MARIETTA, Ga., 2 March 2006. Lockheed Martin has delivered the first C-130J airlifter of 2006. The aircraft was flown to Keesler Air Force Base, Miss., and assigned to the 403rd Wing's 815th Airlift Squadron, Air Force Reserve Command's only C-130J combat delivery squadron.
Flying the aircraft to Keesler was Maj. Gen. Michael Gould, commander of the 2nd Air Force. Gould is responsible for all operational aspects of basic military training, initial skills training, and advanced technical training for Air Force enlisted and support officers.
The aircraft, said to have flown extremely well, is considered by some the finest tactical airlifter the Air Force has ever built or fielded. It is designed to fly further, faster, and higher while carrying more payload than the older models.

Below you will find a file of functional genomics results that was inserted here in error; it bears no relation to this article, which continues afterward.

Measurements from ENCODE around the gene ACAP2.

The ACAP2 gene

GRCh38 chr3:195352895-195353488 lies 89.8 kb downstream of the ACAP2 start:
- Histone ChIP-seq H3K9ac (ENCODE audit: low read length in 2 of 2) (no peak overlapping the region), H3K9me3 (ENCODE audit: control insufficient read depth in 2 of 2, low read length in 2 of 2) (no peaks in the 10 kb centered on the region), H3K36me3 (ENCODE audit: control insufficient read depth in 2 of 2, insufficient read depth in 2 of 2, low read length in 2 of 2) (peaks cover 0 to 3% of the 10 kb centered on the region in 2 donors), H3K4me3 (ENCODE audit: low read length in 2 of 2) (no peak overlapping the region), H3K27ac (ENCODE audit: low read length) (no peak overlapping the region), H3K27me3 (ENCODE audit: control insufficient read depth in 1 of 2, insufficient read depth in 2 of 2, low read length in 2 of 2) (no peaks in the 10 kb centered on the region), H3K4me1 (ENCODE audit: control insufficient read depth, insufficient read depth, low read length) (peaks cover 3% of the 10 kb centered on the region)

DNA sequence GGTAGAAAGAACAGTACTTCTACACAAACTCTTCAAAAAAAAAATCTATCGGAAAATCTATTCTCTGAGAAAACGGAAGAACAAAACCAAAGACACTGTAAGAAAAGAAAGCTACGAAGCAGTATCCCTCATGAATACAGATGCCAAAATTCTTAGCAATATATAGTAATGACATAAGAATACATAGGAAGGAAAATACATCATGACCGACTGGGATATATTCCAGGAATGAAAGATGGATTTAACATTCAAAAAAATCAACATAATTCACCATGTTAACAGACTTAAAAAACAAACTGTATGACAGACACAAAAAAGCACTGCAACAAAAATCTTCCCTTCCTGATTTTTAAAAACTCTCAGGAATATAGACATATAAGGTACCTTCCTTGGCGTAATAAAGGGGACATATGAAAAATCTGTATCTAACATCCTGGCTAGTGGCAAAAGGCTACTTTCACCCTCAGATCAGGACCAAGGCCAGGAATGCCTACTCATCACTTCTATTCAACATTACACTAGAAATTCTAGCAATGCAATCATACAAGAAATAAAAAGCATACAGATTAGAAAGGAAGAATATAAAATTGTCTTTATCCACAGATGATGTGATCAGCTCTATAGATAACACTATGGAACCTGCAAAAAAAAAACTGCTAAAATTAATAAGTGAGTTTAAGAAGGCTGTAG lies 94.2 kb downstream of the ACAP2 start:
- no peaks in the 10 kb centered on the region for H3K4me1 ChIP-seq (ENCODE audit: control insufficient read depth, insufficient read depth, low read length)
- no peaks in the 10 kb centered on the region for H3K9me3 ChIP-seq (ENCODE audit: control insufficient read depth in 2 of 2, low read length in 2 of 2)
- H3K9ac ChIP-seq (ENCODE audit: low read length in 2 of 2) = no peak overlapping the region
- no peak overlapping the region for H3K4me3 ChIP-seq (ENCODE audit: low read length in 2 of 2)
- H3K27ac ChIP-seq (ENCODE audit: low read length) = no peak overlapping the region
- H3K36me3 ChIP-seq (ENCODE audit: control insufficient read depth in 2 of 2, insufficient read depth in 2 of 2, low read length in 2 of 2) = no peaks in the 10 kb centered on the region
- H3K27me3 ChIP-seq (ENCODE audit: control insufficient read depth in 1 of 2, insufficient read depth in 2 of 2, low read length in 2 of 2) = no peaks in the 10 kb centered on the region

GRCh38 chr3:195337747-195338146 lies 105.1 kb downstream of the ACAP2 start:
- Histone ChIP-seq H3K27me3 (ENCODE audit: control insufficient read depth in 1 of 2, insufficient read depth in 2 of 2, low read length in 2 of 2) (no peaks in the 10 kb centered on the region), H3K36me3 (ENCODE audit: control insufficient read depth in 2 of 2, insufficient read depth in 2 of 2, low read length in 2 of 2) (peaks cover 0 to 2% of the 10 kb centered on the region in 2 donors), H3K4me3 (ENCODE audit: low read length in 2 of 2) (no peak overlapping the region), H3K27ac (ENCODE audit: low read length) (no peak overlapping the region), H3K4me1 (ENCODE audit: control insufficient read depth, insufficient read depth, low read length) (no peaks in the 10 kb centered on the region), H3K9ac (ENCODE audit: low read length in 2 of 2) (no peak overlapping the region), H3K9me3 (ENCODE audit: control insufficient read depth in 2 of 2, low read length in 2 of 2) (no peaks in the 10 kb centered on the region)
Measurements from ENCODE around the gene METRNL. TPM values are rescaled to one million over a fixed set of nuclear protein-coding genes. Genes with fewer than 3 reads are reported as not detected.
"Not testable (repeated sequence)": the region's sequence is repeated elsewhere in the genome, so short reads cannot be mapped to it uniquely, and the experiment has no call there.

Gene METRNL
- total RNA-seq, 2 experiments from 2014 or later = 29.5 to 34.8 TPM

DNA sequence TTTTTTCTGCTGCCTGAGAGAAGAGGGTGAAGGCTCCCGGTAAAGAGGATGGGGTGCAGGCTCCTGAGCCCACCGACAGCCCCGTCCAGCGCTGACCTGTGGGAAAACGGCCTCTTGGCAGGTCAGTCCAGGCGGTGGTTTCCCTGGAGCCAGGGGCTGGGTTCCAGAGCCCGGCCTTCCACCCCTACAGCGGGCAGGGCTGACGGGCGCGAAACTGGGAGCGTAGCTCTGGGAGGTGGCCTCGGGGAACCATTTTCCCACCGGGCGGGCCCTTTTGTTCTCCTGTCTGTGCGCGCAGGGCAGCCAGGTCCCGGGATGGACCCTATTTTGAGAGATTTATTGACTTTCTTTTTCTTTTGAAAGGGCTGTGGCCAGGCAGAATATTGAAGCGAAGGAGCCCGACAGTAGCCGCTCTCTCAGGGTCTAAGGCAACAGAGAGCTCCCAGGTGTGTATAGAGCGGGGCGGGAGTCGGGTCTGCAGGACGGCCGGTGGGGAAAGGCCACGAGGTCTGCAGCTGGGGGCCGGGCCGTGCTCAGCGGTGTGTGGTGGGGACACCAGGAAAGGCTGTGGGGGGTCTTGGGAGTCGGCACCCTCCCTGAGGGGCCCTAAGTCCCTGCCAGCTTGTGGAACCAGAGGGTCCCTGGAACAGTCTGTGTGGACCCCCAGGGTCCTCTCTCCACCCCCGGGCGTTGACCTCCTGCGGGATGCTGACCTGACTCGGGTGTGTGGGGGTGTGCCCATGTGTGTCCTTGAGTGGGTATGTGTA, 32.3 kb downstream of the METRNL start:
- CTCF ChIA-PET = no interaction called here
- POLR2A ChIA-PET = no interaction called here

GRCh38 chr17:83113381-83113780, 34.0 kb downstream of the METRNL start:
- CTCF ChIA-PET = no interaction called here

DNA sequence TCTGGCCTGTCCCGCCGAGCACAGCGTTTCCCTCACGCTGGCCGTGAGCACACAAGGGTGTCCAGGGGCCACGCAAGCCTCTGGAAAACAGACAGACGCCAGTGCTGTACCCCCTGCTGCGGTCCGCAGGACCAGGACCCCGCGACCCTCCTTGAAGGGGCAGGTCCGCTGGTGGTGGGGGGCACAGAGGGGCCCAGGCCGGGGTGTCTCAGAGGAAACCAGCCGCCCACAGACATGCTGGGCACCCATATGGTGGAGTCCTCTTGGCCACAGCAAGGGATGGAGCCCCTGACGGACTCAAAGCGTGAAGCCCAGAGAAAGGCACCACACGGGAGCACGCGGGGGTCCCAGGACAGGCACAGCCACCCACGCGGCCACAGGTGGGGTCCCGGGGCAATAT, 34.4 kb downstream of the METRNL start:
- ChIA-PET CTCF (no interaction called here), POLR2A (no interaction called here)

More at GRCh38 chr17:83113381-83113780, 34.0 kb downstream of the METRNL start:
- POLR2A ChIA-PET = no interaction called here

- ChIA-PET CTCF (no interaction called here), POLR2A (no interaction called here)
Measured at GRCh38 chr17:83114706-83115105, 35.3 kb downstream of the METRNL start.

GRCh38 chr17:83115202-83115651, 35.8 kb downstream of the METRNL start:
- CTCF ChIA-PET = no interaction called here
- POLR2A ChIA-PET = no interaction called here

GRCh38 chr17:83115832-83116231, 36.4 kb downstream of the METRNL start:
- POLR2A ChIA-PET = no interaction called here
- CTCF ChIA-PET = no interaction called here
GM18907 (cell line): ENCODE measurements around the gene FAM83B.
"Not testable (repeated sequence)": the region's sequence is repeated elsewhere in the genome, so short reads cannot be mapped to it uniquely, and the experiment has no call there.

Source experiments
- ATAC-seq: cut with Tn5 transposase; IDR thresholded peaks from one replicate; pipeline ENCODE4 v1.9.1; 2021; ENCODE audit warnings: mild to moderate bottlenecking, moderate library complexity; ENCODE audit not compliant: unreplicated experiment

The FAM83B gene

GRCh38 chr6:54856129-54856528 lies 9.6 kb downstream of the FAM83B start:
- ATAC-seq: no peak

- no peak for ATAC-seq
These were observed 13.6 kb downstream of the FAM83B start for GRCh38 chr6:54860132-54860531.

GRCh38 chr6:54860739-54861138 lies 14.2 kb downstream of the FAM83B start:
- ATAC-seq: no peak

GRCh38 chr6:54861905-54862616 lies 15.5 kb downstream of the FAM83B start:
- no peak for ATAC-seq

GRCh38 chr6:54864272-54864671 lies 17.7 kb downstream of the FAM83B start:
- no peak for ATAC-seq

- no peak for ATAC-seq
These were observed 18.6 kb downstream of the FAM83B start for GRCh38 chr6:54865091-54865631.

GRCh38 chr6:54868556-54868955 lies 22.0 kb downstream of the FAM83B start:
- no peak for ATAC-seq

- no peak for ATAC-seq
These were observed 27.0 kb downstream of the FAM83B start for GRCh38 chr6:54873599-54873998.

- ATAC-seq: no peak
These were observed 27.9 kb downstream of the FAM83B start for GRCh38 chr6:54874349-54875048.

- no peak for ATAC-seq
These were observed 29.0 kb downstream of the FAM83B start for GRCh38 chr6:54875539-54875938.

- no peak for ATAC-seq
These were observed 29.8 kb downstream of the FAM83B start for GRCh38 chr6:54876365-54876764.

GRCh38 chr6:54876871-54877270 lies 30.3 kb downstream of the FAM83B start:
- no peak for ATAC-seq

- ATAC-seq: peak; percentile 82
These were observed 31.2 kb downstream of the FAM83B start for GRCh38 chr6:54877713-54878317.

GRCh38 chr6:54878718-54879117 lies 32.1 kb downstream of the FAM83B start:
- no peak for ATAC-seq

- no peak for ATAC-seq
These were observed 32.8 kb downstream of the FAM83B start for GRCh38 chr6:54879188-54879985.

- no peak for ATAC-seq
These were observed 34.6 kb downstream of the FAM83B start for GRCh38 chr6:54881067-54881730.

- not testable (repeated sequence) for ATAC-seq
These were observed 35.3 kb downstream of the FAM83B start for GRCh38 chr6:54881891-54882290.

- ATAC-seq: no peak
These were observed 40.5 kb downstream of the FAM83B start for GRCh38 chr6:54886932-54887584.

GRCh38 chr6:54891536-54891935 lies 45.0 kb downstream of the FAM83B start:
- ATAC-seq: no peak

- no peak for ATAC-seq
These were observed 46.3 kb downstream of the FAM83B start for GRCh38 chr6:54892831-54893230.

The 815th Airlift Squadron, known as the Flying Jennies, received its first C-130J, a short-fuselage aircraft, in 1999 but is now being equipped with the longer-fuselage aircraft. Today's delivery is the fifth of eight aircraft that will eventually be assigned to the squadron.
2005 marked the combat debut for the U.S. C-130J fleet, when both the Air National Guard and Marine Corps operated the aircraft in Iraq and Afghanistan. The EC 130J psychological warfare aircraft were also flown on operational missions for the first time.
The new aircraft is the longer fuselage C-130J which features a strengthened cargo ramp and improved airdrop system, allowing crews to make airdrops at 250 knots and minimizing exposure to anti-aircraft fire in hostile areas. These aircraft are 112 feet long, 15 feet longer than the short-length C-130J aircraft.
A total of 182 C-130Js are on order, and 136 have been delivered to date.